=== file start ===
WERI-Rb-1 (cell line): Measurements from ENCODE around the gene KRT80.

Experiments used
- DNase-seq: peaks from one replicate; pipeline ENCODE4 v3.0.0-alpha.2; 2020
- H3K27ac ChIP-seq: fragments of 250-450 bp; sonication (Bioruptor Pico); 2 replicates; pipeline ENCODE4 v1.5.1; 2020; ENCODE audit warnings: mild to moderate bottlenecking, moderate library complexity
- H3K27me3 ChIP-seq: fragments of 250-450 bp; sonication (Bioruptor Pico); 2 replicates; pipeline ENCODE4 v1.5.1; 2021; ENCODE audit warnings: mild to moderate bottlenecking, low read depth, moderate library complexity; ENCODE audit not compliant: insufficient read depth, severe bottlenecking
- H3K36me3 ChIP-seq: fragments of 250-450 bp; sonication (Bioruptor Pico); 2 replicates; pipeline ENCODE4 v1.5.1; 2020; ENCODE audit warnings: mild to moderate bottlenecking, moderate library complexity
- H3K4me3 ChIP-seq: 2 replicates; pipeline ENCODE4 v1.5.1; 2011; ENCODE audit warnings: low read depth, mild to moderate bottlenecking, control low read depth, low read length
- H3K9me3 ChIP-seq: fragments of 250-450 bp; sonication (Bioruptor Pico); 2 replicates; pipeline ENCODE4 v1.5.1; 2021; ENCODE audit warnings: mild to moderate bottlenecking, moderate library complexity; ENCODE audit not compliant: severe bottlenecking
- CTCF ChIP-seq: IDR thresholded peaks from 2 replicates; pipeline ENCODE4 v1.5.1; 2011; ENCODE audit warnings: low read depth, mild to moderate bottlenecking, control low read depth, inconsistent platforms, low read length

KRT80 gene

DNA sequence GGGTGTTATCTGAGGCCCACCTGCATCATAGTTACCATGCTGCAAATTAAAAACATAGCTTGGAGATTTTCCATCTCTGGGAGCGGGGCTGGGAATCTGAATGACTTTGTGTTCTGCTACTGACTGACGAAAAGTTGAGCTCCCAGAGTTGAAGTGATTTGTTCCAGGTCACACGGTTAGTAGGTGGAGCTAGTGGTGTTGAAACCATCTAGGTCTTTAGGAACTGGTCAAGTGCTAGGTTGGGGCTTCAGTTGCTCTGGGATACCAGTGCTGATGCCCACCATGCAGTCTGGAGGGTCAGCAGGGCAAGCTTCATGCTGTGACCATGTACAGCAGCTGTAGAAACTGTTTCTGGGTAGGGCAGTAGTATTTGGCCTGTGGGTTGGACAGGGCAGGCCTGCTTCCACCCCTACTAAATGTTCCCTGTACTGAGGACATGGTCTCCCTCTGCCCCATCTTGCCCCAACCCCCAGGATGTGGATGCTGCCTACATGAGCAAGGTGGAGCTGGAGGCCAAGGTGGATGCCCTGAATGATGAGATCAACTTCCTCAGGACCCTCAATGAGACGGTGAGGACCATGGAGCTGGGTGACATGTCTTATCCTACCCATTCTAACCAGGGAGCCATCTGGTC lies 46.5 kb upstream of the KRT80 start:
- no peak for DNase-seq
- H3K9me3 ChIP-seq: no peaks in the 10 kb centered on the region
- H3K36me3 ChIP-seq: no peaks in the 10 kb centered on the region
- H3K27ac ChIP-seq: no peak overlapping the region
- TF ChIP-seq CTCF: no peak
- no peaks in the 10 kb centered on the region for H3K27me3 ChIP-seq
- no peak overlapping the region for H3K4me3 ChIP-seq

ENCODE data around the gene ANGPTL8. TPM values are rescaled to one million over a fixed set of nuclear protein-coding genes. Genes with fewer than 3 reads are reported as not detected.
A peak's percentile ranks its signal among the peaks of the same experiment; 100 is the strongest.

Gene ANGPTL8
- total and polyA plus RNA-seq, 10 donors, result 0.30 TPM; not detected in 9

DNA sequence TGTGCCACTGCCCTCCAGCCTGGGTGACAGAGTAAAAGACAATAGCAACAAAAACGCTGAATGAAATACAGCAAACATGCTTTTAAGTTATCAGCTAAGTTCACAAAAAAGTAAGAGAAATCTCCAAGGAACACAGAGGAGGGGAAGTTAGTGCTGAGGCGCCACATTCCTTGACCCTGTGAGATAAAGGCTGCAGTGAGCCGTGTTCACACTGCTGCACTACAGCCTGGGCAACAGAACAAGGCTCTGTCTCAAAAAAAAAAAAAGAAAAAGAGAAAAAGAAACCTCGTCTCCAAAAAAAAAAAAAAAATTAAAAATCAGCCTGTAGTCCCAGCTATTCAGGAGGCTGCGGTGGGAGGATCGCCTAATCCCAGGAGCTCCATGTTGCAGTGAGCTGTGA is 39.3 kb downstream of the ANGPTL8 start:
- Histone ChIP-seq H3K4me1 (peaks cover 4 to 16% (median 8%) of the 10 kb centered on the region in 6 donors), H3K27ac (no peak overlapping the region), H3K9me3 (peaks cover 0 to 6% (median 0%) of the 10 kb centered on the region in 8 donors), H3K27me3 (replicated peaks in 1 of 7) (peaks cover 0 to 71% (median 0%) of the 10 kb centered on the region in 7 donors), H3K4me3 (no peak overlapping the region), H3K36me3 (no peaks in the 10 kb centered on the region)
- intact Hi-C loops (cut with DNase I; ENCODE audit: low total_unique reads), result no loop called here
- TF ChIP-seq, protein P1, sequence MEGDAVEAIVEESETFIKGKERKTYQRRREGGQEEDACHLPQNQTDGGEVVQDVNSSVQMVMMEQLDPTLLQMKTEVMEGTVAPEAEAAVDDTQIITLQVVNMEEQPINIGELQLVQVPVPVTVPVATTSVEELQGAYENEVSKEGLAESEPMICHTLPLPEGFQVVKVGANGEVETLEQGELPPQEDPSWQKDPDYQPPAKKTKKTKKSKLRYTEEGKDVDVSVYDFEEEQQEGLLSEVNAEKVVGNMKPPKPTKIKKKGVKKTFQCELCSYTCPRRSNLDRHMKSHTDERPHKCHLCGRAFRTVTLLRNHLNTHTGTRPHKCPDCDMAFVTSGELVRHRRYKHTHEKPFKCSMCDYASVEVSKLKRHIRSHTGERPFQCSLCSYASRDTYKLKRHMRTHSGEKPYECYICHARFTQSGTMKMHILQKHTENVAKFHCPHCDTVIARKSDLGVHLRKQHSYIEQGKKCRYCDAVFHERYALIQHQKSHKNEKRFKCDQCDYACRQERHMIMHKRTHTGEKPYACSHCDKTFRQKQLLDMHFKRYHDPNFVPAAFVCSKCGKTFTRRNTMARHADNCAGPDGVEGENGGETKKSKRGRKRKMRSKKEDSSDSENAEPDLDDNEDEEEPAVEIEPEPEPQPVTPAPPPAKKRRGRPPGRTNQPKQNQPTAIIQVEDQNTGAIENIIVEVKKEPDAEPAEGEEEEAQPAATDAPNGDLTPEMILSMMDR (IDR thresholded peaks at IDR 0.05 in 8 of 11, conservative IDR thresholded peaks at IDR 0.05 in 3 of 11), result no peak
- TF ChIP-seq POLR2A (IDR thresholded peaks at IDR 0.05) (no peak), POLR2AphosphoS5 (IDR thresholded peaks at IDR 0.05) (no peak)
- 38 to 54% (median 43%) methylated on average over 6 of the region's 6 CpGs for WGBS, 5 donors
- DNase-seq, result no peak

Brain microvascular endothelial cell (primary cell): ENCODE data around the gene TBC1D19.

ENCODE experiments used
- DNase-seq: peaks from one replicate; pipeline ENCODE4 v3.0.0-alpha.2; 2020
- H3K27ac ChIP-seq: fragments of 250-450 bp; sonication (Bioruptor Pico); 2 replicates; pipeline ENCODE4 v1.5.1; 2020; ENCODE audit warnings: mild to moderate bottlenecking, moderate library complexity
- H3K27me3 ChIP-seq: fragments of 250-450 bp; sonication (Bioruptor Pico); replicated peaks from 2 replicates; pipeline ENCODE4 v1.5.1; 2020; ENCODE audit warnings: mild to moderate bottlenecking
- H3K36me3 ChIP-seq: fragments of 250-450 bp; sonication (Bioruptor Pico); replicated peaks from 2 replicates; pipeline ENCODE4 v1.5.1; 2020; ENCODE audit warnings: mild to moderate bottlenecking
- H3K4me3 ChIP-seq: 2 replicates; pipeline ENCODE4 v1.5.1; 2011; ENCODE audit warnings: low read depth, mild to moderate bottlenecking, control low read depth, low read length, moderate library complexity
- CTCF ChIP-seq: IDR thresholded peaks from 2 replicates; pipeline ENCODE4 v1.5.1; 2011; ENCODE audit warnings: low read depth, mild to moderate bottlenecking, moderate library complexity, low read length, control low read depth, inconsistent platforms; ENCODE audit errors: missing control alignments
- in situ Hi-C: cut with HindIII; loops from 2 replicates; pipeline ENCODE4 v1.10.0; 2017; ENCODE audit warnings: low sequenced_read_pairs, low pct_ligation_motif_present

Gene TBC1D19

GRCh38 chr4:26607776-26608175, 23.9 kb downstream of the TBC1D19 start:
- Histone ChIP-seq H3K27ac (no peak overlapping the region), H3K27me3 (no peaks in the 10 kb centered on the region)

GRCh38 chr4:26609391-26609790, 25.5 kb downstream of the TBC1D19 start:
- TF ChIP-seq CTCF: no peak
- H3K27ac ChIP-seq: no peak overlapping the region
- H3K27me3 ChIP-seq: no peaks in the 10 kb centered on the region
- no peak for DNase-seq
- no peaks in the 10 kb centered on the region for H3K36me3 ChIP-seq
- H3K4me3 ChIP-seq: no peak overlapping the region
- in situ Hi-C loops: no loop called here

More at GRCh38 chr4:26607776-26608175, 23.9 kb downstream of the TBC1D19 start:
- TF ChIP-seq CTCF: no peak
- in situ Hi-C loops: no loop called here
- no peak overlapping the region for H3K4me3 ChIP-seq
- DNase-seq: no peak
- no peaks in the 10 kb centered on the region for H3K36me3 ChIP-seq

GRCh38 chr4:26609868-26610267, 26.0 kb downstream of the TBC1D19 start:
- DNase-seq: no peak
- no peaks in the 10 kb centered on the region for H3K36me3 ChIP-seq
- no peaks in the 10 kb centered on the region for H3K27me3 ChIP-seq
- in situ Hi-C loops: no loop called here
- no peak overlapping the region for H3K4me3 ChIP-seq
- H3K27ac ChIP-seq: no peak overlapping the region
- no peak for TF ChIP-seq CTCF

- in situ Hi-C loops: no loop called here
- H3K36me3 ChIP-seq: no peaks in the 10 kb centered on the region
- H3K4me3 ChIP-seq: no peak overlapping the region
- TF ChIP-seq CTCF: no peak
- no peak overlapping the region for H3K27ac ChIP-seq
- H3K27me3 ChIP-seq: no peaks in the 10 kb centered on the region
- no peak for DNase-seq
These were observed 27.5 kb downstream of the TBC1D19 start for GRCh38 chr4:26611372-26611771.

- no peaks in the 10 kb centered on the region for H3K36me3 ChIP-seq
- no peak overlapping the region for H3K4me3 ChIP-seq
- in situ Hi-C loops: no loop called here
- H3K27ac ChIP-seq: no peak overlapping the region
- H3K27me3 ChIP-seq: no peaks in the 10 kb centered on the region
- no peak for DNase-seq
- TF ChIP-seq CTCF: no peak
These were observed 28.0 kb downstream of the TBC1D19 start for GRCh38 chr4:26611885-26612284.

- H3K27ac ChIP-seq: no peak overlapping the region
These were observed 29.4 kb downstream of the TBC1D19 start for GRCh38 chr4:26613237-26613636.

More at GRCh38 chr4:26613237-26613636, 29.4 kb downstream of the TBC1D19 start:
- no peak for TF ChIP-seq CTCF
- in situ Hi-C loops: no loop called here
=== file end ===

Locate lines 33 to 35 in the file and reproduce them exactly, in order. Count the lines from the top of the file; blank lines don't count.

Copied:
- H3K27ac ChIP-seq: fragments of 250-450 bp; sonication (Bioruptor Pico); 2 replicates; pipeline ENCODE4 v1.5.1; 2020; ENCODE audit warnings: mild to moderate bottlenecking, moderate library complexity
- H3K27me3 ChIP-seq: fragments of 250-450 bp; sonication (Bioruptor Pico); replicated peaks from 2 replicates; pipeline ENCODE4 v1.5.1; 2020; ENCODE audit warnings: mild to moderate bottlenecking
- H3K36me3 ChIP-seq: fragments of 250-450 bp; sonication (Bioruptor Pico); replicated peaks from 2 replicates; pipeline ENCODE4 v1.5.1; 2020; ENCODE audit warnings: mild to moderate bottlenecking